TOMS RIVER, NJ – For most students across New Jersey, Friday represents the final day of Governor Phil Murphy’s school mask mandate for students, teachers, faculty, and visitors. On Monday, schools will return to normal with face-mask optional rules.
That’s because COVID-19 levels across the state and country are in rapid decline after a massive outbreak of the omicron variant of the virus in December and January that sent more people for vaccines and boosters and created a widespread natural immunity.
Regardless of vaccination status, masks will not have to be worn in public schools.
It might not be the last we’ve seen of the face masks. In the event of another future COVID-19 variant, the governor’s new guidelines allow for districts to reinstate mask mandates. Districts may also not ban the wearing of face masks.
According to those guidelines schools should bring back masking if a municipality’s CALI score (COVID-19 Activity Level Index) goes orange or red or if a local school outbreak is detected.
Masks could also now make a return in school sports if the community’s CALI score goes into yellow.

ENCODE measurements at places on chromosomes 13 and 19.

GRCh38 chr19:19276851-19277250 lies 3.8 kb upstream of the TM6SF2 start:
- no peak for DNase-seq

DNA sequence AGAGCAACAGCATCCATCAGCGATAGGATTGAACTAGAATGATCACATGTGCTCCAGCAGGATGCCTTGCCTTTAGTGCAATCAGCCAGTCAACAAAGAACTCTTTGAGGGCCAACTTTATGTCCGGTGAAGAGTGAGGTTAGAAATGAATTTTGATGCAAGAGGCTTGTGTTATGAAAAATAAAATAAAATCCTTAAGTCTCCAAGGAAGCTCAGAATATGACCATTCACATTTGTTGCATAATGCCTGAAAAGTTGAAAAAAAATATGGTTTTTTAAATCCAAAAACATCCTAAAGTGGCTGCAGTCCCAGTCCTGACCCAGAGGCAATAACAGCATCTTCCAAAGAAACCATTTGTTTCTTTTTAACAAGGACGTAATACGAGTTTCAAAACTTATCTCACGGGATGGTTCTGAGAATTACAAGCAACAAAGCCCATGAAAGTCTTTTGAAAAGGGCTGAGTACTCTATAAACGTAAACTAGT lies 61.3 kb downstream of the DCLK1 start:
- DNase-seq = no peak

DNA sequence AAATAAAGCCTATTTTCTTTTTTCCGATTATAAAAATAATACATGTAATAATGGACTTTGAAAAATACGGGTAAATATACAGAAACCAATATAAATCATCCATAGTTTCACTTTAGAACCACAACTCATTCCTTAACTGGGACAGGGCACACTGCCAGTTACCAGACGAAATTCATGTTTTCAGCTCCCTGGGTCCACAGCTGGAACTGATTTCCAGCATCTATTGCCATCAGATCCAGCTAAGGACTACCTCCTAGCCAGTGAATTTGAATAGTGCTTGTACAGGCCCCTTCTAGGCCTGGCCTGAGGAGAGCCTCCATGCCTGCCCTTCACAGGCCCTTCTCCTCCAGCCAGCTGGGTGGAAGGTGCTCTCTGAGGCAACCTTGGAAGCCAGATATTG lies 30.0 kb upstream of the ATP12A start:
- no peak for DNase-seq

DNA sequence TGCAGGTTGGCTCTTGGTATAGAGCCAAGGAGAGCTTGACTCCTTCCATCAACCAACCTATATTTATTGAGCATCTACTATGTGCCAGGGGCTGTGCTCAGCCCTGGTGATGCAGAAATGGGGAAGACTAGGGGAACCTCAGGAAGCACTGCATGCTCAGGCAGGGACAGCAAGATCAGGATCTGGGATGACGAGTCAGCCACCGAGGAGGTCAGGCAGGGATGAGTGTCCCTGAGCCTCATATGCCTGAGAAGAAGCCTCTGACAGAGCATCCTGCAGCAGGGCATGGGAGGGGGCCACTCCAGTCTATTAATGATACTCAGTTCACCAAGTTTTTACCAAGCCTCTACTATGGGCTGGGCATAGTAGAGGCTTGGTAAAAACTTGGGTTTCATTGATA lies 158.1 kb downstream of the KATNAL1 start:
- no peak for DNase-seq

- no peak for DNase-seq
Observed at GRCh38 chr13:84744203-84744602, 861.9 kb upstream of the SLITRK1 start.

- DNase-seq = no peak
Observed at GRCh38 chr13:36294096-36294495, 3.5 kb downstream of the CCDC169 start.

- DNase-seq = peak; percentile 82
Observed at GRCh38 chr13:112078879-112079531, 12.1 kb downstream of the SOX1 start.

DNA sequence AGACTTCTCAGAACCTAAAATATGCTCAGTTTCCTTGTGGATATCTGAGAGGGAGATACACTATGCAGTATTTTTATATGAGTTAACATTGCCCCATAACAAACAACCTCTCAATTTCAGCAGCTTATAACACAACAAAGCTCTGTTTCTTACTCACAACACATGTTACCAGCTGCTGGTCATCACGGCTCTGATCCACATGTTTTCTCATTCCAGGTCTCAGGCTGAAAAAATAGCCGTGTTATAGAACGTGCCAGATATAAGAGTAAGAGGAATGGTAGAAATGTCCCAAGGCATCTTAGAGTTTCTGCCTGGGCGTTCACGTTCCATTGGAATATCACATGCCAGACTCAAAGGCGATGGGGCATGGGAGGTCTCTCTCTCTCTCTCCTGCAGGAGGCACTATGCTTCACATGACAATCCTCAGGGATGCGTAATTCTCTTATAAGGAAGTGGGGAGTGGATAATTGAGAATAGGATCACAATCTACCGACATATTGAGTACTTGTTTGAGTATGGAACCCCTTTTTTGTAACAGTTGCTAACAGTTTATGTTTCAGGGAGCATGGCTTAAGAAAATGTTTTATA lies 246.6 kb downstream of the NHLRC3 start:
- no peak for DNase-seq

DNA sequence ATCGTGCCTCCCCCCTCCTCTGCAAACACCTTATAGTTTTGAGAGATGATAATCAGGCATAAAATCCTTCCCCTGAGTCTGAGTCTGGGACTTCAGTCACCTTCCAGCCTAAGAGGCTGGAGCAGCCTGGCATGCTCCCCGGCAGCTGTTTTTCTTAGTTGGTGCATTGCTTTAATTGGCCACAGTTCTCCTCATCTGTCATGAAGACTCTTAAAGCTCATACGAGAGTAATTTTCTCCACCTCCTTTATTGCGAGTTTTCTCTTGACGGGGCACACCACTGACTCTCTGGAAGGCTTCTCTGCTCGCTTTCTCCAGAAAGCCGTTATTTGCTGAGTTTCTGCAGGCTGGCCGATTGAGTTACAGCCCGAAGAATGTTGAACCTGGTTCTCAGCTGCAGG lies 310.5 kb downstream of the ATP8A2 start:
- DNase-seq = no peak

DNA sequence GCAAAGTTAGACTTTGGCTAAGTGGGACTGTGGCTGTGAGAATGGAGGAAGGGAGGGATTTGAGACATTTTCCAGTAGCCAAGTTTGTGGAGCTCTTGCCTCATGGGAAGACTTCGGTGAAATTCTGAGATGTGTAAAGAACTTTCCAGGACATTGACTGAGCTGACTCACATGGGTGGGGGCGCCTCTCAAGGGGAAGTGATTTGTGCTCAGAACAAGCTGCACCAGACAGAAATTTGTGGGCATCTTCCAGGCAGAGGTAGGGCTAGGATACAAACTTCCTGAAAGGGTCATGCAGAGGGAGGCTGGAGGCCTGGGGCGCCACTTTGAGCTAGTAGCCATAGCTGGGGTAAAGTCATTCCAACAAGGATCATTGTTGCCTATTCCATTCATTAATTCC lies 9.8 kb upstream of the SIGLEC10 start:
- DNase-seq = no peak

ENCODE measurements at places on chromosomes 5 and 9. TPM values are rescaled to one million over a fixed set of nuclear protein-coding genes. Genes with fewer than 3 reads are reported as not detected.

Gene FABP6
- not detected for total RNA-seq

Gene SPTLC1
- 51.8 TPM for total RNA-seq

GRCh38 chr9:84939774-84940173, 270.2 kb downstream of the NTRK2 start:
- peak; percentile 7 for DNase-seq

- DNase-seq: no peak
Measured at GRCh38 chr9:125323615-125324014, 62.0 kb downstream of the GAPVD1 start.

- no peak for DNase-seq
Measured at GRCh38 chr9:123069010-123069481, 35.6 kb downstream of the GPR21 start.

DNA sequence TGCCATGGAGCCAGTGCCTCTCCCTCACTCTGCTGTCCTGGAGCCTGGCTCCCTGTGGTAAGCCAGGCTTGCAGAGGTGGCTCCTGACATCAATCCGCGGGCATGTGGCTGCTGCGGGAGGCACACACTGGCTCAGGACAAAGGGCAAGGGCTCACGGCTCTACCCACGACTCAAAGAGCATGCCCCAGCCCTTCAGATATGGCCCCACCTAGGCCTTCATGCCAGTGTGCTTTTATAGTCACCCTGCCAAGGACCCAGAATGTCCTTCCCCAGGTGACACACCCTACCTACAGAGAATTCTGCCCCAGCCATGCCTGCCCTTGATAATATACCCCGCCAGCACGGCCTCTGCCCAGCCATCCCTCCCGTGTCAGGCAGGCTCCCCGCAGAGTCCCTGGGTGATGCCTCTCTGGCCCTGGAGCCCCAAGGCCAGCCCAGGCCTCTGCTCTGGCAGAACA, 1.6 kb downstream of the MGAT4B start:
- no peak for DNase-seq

Governor Phil Murphy refused to move the school unmasking after the Centers for Disease Control announced healthy persons no longer need to wear face masks last week.
On the national level, Dr. Anthony Fauci, whose relevance is waning is still calling for Americans not to let their guard down and saying at some point, we can ‘get back to normal’.
“We are hoping—and I think we can accomplish this—to get the level of infection in the community so low that it doesn’t disrupt our lives,” said Fauci. “Doesn’t disrupt the economy, doesn’t prevent us from the normal interaction socially, going to the theater, going to a restaurant, doing things and we don’t have to worry about the danger of getting infected and getting seriously ill. We will reach that point. I promise you, it will be sooner rather than later.”
For some families and children, unmasking comes with a level of anxiety. Americans have been blasted by the state and federal government’s fear peddling that children could die if they unmask over the past two years and that message is etched in their minds.
Other children are expressing anxiety about showing their faces to other students and their teachers for the first time in nearly two years.
Others are excited about shedding the restrictive and now medically useless devices that have been a burden on them and their friends during the pandemic.